BCREA HOUSING FORECAST

November 2016

Another key driver of housing demand is demographic change. A large contingent of millennials are now entering their home buying years. While the change in federal policy has made home ownership less affordable for this buyer group, millennials will nevertheless retrench their finances and fuel a sizable number of first-time buyer transactions over the next several years.

conditions, putting less upward pressure on home prices. Indeed, detached home prices have flattened in many communities. However, attached and apartment conditions haven’t eroded as significantly as their relative affordability continues to fuel demand.

A record number of home sales are expected in Chilliwack and the Fraser Valley this year, while the REBGV area will likely post its third highest tally. The waning of housing demand since the first quarter will likely carry forward into 2017, with overall MLSÂŽresidential sales forecast to decline 17 to 21 per cent across the region next year. Less frenetic consumer demand has cooled market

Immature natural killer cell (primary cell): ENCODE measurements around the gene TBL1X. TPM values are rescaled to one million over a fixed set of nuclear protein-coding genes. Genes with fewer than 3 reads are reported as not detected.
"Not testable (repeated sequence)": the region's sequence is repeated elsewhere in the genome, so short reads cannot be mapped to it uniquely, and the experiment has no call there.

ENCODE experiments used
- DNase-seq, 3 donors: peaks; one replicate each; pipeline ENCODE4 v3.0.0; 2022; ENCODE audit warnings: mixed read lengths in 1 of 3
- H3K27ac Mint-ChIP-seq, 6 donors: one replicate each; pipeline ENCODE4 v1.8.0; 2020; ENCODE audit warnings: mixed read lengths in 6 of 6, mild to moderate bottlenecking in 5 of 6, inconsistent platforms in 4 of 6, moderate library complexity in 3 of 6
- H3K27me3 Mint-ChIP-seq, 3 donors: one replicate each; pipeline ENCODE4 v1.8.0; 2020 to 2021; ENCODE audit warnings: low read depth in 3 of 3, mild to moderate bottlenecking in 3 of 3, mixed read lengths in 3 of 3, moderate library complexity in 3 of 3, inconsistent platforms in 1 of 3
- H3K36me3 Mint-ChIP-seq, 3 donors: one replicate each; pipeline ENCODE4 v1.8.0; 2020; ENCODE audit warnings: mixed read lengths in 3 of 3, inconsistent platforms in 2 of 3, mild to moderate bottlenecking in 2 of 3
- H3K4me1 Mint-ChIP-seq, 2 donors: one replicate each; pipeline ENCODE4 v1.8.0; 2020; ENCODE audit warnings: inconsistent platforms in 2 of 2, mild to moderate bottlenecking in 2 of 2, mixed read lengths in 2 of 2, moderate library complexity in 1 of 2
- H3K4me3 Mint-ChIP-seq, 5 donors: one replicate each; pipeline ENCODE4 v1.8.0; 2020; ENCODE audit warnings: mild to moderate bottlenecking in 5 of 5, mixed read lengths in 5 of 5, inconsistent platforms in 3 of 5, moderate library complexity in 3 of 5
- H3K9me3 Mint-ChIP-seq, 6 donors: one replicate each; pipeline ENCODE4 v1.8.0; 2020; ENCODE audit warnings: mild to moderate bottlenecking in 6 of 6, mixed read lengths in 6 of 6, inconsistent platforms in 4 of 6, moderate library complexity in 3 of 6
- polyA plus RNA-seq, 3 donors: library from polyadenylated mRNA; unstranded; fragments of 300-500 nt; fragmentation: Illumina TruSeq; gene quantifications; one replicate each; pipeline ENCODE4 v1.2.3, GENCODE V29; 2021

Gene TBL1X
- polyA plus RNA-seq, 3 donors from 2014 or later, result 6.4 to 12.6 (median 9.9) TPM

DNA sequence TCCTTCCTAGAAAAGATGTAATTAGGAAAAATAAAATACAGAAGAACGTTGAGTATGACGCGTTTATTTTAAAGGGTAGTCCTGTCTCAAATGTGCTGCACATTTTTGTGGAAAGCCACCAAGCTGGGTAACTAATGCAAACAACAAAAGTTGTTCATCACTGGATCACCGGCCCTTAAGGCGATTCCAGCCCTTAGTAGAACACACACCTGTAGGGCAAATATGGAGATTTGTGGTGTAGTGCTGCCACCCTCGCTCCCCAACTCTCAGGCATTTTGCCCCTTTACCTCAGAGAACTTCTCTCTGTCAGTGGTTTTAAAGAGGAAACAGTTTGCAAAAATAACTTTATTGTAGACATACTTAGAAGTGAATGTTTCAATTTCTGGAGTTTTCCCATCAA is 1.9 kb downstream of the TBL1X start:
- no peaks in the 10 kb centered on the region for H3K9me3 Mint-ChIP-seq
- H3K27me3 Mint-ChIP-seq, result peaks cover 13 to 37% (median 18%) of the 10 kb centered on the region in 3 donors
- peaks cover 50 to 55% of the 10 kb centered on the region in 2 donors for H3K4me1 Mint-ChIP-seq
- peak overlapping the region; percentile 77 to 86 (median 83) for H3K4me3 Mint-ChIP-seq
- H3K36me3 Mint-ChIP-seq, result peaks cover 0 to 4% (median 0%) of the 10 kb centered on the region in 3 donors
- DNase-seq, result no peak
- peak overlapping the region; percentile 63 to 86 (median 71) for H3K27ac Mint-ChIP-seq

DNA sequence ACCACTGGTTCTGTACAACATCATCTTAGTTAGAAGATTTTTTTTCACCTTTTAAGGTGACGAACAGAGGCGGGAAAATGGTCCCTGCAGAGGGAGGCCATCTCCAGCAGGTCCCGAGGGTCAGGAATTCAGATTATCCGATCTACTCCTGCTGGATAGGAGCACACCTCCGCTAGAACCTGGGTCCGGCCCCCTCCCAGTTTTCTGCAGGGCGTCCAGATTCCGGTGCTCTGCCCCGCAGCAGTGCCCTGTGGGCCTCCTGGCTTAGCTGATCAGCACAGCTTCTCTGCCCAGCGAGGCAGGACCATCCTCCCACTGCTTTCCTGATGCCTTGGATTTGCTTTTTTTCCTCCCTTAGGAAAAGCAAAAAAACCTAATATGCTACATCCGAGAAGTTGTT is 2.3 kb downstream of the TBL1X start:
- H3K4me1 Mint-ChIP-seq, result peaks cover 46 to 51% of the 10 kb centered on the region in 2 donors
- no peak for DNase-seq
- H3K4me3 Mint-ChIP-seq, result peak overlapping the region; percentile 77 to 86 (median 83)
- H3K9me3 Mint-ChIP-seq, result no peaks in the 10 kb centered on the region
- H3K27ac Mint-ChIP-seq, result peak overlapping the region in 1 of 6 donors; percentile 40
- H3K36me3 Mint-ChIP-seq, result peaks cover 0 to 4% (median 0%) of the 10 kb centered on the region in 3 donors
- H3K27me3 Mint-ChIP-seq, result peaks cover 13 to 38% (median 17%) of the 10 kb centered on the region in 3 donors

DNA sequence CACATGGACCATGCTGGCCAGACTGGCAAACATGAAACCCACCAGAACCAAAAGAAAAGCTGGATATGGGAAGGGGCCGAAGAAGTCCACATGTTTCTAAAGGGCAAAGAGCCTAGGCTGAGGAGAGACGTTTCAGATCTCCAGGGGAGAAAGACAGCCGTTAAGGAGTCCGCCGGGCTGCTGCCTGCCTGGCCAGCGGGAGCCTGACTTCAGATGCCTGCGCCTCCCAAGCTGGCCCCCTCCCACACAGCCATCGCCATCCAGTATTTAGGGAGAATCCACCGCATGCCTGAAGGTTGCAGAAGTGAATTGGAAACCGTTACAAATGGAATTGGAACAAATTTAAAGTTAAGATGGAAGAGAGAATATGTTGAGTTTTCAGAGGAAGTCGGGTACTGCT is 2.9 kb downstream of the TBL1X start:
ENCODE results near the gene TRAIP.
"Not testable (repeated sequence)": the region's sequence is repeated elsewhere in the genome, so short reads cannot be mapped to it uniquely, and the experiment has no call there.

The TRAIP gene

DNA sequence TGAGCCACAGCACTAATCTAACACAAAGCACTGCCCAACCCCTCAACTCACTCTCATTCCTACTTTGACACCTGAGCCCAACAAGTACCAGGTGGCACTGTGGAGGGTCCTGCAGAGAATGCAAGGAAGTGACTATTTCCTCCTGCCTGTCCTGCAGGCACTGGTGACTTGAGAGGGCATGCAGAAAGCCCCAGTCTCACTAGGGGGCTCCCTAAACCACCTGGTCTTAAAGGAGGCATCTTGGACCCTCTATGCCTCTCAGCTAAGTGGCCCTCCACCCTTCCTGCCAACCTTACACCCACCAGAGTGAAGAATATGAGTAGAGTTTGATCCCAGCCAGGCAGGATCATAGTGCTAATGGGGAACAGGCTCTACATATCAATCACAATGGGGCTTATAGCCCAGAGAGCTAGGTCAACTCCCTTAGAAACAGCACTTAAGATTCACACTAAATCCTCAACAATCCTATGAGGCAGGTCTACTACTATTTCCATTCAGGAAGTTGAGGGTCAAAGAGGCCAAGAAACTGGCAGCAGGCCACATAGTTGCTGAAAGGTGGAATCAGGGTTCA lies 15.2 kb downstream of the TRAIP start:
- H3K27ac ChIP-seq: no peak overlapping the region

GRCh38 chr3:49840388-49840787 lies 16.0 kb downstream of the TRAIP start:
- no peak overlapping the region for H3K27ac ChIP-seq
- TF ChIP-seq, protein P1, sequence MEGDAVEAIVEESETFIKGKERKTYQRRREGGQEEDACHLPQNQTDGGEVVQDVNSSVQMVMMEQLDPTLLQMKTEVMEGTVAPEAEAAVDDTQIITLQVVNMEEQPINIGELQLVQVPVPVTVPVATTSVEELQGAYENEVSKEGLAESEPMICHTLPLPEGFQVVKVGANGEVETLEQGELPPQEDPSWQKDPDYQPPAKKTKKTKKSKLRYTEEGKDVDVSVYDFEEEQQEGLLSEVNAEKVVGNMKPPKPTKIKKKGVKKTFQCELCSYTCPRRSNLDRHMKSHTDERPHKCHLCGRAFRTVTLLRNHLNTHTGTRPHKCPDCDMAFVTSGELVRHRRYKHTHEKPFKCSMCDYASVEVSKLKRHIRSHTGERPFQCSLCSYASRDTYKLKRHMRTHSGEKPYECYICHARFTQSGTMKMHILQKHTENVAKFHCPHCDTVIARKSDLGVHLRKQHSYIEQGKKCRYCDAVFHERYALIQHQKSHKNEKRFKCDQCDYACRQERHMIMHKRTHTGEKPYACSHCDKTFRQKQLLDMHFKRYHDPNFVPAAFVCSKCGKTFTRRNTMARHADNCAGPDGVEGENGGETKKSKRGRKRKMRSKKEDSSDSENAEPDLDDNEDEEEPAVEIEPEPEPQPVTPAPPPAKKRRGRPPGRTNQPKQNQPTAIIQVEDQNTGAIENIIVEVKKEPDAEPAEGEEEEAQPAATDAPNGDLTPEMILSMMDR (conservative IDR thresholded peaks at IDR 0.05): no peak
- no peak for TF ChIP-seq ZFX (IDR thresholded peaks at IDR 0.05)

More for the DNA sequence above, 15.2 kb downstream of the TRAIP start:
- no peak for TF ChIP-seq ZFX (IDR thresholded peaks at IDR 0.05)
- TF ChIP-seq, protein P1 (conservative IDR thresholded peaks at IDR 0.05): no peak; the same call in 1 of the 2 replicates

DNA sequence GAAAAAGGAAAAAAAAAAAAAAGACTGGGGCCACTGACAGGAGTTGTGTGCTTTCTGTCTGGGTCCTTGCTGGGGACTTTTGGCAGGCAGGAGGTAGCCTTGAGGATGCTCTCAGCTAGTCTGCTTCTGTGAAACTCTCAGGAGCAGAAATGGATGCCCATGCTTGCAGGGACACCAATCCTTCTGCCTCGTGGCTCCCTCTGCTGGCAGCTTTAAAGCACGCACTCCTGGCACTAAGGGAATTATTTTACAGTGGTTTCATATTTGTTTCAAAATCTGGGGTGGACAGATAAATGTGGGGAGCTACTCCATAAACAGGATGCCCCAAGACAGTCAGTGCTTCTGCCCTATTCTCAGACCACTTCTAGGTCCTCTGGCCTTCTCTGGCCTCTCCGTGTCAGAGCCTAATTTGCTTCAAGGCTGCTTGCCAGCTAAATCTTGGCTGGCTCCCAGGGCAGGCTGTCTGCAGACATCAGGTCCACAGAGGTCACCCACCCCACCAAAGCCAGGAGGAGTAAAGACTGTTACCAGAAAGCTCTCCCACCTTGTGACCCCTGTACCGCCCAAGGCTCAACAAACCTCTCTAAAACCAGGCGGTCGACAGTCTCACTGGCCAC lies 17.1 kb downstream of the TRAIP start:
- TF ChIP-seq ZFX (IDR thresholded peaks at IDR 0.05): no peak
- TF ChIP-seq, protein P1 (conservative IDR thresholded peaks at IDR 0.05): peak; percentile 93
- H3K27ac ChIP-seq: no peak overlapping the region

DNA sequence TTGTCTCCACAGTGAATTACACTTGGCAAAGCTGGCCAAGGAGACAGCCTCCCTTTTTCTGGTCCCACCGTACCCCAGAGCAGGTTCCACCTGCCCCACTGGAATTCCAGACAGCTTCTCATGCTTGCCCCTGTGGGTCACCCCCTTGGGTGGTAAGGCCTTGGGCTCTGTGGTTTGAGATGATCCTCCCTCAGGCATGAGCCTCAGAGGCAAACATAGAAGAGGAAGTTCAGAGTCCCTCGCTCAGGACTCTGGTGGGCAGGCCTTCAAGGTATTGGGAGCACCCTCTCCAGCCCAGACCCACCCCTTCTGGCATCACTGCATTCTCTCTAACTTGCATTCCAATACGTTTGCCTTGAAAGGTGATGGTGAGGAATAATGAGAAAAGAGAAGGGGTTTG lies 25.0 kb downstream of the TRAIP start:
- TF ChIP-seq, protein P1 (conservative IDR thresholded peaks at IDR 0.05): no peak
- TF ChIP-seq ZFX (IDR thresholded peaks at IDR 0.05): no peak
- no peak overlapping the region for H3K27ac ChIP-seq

Moderating consumer demand combined with an elevated level of new home construction will contribute to average home prices edging lower next year. However, most of the change is expected to derive from the high end of the market where price gains in recent years have been unsustainable. More affordable home types are expected to exhibit greater price stability. In Metro Vancouver, 56 per cent of homes sold through the MLSÂŽ over the first ten months of the year were priced below $750,000, with over 70 per cent below $1 million.